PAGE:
Figure 3. Evaluation of fibrosis in cardiac tissues of mdx mice at different ages. Representative Azan Mallory images of cardiac tissues of 10 weeks (10w), 9 months (9m), and 18m mdx mice (n = 5 each). Histogram represents the percentage of fibrotic area per cardiac section of mdx mice. Scale bar: 200 mm. One-way ANOVA with Tukey’s multiple comparisons test: ****p < 0.0001.
Figure 4. RT-qPCR of complement and evaluation of CD206 + cells in cardiac tissues of mdx mice at different ages. (A) RT-qPCR expression of genes involved in complement activation pathway in 11 days (11dy), 10 weeks (10w), 9 months (9m), and 18m mdx mice. (B) Immunofluorescence analysis of CD206 (red) in cardiac tissues of 10w, 9m, and 18m mdx mice (n = 5 each). Nuclei were counterstained with 4’,6-diamidino-2-phenylindole (DAPI) (blue) Scale bar: 75 mm. One-way ANOVA with Tukey’s multiple comparisons test: ****p < 0.0001. Each experiment was performed in triplicate wells. All values are expressed as the mean ± SD.
Pentraxin 3-Dependent Pro-Inflammatory and Fibrotic Signaling: Immunoproteasomes, Alarmins, and Autophagic Markers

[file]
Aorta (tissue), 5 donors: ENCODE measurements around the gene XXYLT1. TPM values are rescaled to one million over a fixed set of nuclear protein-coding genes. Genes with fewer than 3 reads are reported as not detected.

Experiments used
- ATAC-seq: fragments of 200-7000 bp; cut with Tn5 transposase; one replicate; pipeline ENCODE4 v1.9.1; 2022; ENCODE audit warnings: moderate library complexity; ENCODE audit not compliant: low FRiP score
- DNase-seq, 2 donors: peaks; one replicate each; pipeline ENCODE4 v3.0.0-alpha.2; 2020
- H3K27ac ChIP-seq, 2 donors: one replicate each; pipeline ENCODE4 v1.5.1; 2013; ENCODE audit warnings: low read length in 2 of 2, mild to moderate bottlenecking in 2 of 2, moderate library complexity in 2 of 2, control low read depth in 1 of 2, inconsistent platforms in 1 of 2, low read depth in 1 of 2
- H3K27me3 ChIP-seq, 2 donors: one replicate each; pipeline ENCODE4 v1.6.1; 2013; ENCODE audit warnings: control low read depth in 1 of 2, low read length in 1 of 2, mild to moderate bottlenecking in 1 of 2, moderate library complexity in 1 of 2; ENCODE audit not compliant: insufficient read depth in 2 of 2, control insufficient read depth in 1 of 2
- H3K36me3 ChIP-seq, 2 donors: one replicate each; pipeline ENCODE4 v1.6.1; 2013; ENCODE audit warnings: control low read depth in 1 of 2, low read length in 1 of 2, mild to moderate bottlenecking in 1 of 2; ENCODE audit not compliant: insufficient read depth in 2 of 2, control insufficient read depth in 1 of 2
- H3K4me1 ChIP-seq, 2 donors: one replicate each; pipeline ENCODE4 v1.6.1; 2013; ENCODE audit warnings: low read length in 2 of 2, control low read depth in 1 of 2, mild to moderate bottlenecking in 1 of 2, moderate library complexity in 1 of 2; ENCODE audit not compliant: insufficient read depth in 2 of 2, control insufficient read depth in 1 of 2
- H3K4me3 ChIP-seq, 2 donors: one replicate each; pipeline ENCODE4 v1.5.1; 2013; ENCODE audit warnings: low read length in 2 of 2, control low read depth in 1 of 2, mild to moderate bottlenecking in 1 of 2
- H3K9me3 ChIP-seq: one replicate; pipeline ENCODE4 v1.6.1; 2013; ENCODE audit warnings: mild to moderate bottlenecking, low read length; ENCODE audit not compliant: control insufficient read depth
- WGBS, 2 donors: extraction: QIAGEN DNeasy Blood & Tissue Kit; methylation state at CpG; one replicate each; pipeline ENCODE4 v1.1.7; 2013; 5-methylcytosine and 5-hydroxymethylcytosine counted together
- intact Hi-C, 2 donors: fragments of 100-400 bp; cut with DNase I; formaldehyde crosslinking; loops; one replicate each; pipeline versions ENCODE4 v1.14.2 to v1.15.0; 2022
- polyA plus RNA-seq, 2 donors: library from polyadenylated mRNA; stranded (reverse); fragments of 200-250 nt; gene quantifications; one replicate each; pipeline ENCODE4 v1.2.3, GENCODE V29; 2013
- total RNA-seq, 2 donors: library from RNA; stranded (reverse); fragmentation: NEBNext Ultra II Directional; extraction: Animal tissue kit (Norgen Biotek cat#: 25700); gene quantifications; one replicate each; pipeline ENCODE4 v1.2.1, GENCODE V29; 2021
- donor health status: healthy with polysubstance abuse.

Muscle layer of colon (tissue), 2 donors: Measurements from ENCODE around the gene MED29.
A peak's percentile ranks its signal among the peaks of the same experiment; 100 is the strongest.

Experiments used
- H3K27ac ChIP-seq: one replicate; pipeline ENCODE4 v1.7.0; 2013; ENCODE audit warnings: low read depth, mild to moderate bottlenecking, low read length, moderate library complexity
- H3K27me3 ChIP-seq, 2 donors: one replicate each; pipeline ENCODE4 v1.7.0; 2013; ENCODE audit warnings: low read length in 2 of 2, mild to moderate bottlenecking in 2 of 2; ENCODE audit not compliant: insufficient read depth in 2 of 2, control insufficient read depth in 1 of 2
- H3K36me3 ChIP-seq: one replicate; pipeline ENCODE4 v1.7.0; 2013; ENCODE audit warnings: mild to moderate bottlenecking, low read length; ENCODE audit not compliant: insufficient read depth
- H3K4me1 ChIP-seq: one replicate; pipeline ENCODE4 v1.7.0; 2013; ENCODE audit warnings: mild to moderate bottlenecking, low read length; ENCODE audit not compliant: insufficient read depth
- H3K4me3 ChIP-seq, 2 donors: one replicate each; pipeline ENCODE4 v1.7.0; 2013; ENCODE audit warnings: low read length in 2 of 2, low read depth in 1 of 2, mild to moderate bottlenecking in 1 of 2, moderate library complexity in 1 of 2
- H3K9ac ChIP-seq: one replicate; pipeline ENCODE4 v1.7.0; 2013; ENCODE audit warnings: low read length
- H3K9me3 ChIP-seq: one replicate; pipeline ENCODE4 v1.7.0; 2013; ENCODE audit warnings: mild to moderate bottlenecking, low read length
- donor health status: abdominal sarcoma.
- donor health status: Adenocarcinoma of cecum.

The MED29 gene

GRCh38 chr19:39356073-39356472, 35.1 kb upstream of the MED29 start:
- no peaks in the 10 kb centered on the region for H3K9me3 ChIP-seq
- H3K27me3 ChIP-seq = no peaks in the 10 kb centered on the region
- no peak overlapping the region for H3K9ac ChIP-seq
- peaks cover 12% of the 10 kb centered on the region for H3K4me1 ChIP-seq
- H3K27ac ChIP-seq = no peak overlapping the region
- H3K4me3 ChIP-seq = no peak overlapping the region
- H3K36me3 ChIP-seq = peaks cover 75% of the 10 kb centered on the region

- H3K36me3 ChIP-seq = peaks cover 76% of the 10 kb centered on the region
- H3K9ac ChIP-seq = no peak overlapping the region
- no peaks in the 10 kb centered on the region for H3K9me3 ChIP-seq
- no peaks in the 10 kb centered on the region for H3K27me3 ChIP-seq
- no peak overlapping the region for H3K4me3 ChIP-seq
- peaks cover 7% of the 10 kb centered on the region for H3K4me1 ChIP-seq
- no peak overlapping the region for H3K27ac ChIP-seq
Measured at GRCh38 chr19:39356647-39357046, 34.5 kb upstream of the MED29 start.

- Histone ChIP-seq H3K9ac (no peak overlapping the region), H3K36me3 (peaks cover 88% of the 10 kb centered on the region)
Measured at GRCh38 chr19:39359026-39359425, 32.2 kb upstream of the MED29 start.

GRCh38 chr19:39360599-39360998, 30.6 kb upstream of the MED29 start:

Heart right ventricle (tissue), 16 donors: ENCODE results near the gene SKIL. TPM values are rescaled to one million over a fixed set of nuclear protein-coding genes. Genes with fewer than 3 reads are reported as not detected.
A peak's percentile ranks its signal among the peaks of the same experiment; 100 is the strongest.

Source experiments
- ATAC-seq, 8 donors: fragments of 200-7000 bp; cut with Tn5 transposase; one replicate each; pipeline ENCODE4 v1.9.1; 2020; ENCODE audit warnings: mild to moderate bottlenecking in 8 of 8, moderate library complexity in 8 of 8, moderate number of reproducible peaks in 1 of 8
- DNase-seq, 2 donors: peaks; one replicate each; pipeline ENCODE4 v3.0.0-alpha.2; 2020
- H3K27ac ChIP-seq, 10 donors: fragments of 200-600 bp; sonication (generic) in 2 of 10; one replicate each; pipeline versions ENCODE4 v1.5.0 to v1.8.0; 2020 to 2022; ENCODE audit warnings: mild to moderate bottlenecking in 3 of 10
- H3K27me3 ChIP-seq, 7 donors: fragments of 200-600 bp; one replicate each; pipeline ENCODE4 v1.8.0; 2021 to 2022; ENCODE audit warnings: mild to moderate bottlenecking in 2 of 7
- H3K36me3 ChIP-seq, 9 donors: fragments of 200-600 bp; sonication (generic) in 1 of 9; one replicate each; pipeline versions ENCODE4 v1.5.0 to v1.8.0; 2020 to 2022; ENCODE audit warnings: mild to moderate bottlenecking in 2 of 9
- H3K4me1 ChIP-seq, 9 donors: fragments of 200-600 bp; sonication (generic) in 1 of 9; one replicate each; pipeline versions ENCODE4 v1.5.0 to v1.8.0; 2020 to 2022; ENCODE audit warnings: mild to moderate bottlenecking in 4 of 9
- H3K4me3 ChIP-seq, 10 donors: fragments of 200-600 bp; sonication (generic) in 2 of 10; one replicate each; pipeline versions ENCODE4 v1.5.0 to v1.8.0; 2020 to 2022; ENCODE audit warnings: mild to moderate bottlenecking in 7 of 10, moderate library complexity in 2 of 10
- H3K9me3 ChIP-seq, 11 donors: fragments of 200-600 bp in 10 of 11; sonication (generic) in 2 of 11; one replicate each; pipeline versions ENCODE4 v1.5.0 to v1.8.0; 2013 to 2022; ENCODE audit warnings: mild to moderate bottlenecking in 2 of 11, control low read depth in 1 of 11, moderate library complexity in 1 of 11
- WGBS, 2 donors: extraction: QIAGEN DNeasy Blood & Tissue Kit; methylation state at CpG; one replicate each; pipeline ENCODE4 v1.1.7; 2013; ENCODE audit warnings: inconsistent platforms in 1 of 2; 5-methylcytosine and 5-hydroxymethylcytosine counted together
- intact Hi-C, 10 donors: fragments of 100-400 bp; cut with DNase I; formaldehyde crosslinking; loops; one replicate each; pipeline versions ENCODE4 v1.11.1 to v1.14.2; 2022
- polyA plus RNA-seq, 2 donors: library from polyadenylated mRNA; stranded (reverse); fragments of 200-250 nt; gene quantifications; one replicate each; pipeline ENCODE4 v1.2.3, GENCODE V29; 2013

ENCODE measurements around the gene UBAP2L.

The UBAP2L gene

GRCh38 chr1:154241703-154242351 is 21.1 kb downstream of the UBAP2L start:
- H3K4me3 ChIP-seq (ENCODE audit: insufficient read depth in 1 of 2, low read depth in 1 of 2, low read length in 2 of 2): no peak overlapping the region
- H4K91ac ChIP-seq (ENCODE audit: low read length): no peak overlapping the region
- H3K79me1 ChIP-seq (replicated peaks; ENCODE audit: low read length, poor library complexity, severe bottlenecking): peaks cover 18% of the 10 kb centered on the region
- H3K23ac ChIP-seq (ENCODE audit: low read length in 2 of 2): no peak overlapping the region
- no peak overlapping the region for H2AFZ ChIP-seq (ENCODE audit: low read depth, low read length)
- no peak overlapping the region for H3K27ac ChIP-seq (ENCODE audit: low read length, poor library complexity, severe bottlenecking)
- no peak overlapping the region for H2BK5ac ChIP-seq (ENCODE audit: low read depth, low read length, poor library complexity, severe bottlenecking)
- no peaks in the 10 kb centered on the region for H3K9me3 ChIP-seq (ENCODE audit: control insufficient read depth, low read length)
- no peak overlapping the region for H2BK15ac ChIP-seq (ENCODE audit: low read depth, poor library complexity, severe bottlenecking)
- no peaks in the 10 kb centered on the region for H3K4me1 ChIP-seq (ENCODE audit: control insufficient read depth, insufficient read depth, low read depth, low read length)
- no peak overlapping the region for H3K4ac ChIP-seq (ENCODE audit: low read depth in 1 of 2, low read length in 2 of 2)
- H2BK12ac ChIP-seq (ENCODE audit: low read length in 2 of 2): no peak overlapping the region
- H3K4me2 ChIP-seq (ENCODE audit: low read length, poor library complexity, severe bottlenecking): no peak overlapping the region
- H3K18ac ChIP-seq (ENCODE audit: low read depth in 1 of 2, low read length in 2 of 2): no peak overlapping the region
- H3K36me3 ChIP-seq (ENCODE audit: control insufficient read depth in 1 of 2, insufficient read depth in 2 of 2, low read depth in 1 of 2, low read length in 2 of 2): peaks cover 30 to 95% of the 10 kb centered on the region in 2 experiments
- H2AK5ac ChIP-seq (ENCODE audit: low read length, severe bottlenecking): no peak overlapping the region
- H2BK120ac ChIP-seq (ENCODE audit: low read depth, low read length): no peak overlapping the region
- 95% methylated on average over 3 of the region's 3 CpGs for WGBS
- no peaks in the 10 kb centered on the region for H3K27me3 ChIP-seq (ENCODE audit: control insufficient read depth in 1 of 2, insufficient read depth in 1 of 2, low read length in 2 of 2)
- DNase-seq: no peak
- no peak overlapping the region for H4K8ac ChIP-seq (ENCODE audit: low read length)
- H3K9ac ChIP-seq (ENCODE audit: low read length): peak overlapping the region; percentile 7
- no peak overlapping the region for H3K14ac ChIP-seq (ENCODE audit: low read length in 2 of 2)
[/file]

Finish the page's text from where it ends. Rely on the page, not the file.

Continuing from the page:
We moved to investigate other pathways whose activity could foster PTX3 upregulation and modulate the inflammatory and dystrophic cues. Among these pathways, we considered PTX3 expression dependency on the IP and ERK1/2–p38MAPK activity, as already demonstrated in myocardial inflammation (Paeschke et al., 2016). However, in mdx mice, we did not see any difference except for a slightly higher expression of PSMB9 in 9m mice (9m mdx versus 11dy mdx, p = 0.0193) (Figures 5A,B). Therefore, we looked into alarmins that are recognized by specific receptors such as RAGE and TLRs: alarmins are activated through their ligand binding by different signaling cascades (as those dependent on IL-1R/MYD88 and MAPKs) leading to NF-κB and inflammatory cytokines release which might influence PTX3 expression and fibrosis development. In this case, we discovered that the amount of inflammatory and fibrotic proteins increases in mdx 18m cardiac muscles, likely explaining a more jeopardized pathological phenotype. Among alarmins, the S100β (18m mdx versus 9m mdx, p = 0.0009; versus 10w mdx, p = 0.0005; versus 11dy mdx, p = 0.0002), HMGB1 (18m mdx versus 9m mdx, p = 0.0447; versus 10w mdx, p = 0.0047; versus 11dy mdx, p = 0.0017), and IL-33 (18m mdx versus 9m mdx, p = 0.0027; versus 10w mdx, p = 0.0042; versus 11dy mdx, p = 0.0031) have been found significantly increased according to the age. Instead, RAGE expression was not dependent on the age, but its expression was elevated in mdx 9m hearts related to 11dy mdx mice (p = 0.0494). Furthermore, we envisaged a role of Treg cells in the dystrophic framework, in line with previous literature describing how the phenotype and the specialization of Tregs were determined by IL-33/ST2 (Pastille et al., 2019) and IL-1/IL-33 (Alvarez et al., 2019) pathway, respectively. Since it is known that Tregs are abundant in mdx necrotic muscles (Burzyn et al., 2013), we were not surprised to find that Foxp3 amount was more abundant in older mdx mice compared to the younger (18m mdx versus 9m mdx, p = 0.0107; 18m mdx versus 10w mdx, p = 0.0041; 18m mdx versus 11dy mdx, p = 0.0031). MCP-1 protein, involved in fibrosis and inflammatory events, was also upregulated in mdx mice at 9 months related to the other ages (9m mdx versus 18m mdx, p = 0.0035; 9m mdx versus 10w mdx, p = 0.0205; 9m mdx versus 11dy mdx, p = 0.0433) (Figures 5C,D). It was described that cardiac HMGB1 overexpression can mediate a pro-inflammatory immune response independently from RAGE (Bangert et al., 2016). Accordingly, in mdx cardiac muscles, we demonstrated an upregulation of other alarmin receptor expression, according to the age: TLR4 and TLR5 (18m mdx versus 9m mdx, p = 0.0101; 18m mdx versus 10w mdx, p = 0.0008; 18m mdx versus 11dy mdx, p < 0.0001; 9m mdx versus 11dy mdx, p = 0.0062) and TLR9 (18m mdx versus 9m mdx, p = 0.0465; 18m mdx versus 10w mdx, p = 0.0470). This condition further promoted the overexpression of NF-κB-p65 (18m mdx versus 10w mdx, p = 0.0060; 18m mdx versus 11dy mdx, p = 0.0051; 9m mdx versus 11dy mdx, p = 0.0457) and TRAF6 (18m mdx versus 9m mdx, p = 0.0198; 18m mdx versus 10w mdx, p = 0.0287; 18m mdx versus 11dy mdx, p = 0.0088) in older mdx mice. In turn, alarmins/TLRs/TRAF6-NF-κB pathway allowed the overexpression of PTX3 and the promotion of fibrosis, as highlighted by the upregulation of collagen VI (18m mdx versus 11dy mdx, p = 0.0367; 9m mdx versus 11dy mdx, p = 0.0418) and MMP9 (18m mdx versus 11dy mdx, p = 0.0192; 9m mdx versus 11dy mdx, p = 0.0331) (Figures 6A,B).